Tag Archives: 2012 Vice Presidential Debate

Biden appeals to base, Ryan takes higher ground in debate

Biden smiling

The only vice-presidential debate in the 2012 election season is complete and the verdict is in: Biden did exactly what the liberal base demanded and Ryan went for a broader audience.

Vice President Biden spent the debate pushing the liberal talking points by painting his opponent as killing medicare, gutting social security, being a warmonger and more – all while smiling like the Cheshire Cat, laughing while Ryan was speaking and even snorting during Ryan’s honest answer about his personal views on his religion and abortion. Biden also chose to interrupt the Congressman more than 80 times.

The Washington Times’s Emily Miller tweeted this:

Many more tweets were to be found criticizing the Vice President for his disrespectful handling of a U.S. Representative and V.P. candidate. Ultimately the debate came down to style vs. substance.

Perhaps Gary Young in his post at Guardian.co.uk said what some were thinking after the debate as he wrote that  “They fought to a bloodied draw in which Biden won on substance and Ryan won on style.”

Polls at MarketWatch.com and CNN show Ryan came away the winner while CNBC.COM’s unscientific poll gave Biden the nod.  In the end, it appears a draw, but there is more to consider.

(add your responses to the CDN debate questions at the bottom of this post)

Biden’s antics and rhetoric will only appeal to the liberal base that would have gone his way no matter what. Biden presented no plan for getting America’s economy going, fixing the massive debt crisis or dealing with the growing Middle-East mess – other than that he and Obama would do more of the same.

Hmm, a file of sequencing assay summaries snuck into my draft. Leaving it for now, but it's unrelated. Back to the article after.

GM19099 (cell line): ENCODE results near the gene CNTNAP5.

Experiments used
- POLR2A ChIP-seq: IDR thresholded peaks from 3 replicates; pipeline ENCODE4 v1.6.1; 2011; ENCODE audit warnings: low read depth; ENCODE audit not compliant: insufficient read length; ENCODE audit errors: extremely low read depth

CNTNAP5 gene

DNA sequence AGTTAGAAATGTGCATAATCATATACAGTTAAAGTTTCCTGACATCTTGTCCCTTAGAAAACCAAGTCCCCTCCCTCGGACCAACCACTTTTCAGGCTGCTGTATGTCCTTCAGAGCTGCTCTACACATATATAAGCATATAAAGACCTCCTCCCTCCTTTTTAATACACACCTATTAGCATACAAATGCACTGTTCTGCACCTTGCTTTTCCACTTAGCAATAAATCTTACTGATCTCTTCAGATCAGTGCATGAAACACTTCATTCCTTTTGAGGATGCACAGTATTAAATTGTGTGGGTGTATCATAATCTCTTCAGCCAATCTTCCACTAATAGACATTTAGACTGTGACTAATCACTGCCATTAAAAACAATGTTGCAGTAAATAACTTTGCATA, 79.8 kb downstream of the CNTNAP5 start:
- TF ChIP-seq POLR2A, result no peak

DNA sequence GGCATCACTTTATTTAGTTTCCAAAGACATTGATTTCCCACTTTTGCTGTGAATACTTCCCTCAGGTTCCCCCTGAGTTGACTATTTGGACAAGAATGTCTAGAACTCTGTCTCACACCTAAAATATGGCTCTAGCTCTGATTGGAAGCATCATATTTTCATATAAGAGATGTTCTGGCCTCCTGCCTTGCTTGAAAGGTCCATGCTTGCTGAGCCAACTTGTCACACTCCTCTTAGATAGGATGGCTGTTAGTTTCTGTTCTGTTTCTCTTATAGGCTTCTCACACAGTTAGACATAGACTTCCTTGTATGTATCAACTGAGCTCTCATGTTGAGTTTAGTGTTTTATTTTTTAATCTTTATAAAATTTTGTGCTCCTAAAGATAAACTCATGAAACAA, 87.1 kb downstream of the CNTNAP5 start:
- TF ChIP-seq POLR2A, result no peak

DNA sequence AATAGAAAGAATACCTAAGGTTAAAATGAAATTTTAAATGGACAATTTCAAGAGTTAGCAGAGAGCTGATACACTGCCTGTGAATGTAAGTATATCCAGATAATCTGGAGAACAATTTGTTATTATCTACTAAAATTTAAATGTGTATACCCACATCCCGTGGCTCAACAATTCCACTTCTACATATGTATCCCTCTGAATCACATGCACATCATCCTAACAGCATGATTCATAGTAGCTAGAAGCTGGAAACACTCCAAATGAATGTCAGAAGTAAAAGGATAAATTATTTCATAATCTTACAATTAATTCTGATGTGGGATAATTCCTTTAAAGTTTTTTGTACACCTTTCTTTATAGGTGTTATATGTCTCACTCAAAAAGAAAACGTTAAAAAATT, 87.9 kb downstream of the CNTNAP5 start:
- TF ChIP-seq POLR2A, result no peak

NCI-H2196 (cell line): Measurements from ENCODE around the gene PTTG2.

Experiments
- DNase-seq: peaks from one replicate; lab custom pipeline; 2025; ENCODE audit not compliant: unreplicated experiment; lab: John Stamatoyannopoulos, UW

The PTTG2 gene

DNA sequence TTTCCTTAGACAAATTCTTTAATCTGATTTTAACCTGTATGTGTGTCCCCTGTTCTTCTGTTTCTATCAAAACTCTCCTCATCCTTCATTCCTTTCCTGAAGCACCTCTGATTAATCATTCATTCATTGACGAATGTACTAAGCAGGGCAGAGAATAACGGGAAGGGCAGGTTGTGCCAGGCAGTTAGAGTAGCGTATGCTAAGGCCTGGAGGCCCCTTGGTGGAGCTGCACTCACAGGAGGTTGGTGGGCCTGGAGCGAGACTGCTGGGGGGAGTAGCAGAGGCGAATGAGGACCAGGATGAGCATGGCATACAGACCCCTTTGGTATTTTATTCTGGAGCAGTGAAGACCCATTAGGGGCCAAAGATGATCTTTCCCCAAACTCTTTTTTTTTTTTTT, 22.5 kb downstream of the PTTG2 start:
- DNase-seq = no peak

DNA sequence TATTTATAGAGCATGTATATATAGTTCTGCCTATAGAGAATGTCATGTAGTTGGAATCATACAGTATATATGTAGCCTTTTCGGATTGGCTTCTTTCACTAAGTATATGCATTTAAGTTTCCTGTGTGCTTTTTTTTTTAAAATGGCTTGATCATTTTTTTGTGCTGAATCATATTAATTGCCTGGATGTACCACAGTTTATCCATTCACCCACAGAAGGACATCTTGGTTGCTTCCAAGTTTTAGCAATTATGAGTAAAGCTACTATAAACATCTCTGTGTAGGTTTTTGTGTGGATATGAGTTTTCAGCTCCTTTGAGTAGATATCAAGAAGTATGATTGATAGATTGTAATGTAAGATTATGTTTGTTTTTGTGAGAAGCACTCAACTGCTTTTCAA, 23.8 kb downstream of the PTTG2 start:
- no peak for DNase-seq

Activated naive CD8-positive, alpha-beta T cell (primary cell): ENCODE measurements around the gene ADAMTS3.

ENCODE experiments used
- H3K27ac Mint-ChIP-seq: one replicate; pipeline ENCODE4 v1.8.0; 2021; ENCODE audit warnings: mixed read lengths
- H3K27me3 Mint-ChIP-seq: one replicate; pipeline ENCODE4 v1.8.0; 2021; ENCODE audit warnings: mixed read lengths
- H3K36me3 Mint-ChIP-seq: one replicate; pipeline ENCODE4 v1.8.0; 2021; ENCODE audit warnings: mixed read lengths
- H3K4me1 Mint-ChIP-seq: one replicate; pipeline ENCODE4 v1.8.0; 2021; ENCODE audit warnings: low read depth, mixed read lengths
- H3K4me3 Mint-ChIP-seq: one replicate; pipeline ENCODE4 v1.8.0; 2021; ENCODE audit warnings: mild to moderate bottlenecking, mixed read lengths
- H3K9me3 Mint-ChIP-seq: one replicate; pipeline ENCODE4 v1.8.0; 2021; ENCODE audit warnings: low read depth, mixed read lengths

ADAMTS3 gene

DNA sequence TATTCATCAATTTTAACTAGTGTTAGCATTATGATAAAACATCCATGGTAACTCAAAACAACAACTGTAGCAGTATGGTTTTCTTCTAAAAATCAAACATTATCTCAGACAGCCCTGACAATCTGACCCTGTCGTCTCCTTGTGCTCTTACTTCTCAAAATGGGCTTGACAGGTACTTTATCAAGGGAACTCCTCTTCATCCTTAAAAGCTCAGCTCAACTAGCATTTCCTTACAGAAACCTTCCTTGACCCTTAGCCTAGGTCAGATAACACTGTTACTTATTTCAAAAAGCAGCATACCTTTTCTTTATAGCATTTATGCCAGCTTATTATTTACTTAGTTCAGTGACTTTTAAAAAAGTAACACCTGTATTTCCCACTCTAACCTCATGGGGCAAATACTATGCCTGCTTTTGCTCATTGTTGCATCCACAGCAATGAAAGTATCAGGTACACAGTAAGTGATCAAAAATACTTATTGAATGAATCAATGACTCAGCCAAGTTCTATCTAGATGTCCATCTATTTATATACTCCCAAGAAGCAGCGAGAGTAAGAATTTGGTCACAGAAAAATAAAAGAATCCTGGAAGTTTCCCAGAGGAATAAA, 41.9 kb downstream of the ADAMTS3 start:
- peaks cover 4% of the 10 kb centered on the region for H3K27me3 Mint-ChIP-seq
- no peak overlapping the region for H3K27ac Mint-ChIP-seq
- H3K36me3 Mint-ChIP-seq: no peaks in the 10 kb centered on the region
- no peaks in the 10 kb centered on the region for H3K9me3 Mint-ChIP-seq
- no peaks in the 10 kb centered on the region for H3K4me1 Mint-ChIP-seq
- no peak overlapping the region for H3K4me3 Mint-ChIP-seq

A key message from the debate was that Biden approves of how Obama has worked with Congress while Ryan says that the President needs to come to the table with a more open mind. Biden, and an obviously biased moderator, said that Ryan’s “framework” approach lacked details. Ryan pointed out that coming to the table with an all-or-nothing approach is why the government is so dysfunctional and that the President should present a framework within which Congress can feel free to negotiate, compromise and reach agreement.

There were no obvious gaffe’s or “there you go again” moments in this debate. The debate was likely lightly watched due to competing sporting events and the fact that VP debates have little impact on voters – people just don’t vote for the Vice President. Afterall, less than 8% of likely voters are undecided and they weren’t watching the debate.

 

CNN poll shows Ryan slightly over Biden in debate – lefties go off in comments

CNN VP debate poll

The Vice Presidential Debate in Danville, Kentucky featured a calm, cool Paul Ryan facing off against a visibly irritated, impatient and unruly Vice President Joe Biden. CNN conducted a poll after the debate asking who readers thought won the debate and Ryan edged out the feisty VP by four points – the left became unhinged in the comments.